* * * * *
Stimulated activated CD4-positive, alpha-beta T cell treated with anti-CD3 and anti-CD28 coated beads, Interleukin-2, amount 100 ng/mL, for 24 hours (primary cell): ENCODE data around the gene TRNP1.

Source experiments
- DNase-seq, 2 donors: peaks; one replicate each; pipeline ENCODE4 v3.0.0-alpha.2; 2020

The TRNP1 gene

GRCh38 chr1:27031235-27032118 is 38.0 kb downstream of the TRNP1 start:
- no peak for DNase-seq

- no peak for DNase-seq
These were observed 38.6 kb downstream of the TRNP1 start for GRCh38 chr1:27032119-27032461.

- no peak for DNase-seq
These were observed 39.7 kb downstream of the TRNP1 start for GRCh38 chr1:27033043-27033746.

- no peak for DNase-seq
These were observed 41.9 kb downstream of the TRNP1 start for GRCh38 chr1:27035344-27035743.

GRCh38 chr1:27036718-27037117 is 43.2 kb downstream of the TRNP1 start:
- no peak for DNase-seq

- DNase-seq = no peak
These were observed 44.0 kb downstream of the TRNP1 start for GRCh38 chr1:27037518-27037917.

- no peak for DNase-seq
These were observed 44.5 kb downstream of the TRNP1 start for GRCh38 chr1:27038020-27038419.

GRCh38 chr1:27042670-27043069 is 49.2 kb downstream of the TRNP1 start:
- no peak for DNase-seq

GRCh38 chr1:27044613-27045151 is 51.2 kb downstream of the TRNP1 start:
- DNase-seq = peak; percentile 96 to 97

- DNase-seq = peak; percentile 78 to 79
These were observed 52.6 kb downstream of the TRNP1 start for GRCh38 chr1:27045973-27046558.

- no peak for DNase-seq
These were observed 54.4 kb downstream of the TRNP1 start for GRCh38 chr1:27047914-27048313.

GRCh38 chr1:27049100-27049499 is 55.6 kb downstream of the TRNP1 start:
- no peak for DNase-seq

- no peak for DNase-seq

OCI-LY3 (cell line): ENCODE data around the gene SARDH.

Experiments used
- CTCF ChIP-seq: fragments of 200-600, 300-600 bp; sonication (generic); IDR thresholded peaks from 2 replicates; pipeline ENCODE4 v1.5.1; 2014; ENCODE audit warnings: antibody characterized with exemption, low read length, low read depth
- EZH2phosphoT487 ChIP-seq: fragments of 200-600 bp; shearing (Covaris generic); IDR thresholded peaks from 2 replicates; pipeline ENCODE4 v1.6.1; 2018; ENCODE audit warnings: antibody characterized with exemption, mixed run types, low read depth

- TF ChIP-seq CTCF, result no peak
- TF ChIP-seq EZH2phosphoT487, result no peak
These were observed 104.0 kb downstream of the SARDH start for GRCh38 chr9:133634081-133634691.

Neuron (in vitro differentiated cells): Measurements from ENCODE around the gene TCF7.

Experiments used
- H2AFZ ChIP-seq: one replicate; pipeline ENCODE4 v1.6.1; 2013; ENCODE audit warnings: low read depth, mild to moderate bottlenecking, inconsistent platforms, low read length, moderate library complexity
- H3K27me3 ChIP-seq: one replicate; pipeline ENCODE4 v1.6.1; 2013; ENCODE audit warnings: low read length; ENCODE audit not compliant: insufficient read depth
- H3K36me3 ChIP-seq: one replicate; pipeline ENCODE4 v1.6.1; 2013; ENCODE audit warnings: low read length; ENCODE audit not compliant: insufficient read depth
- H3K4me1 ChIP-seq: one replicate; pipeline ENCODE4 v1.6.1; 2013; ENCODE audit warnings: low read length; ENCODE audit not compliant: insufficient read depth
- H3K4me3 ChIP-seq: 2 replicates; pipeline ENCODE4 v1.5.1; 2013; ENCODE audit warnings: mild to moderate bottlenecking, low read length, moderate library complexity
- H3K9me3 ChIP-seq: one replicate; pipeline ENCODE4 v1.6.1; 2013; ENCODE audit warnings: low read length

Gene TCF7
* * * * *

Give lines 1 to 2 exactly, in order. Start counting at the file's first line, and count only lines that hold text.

Stimulated activated CD4-positive, alpha-beta T cell treated with anti-CD3 and anti-CD28 coated beads, Interleukin-2, amount 100 ng/mL, for 24 hours (primary cell): ENCODE data around the gene TRNP1.

Source experiments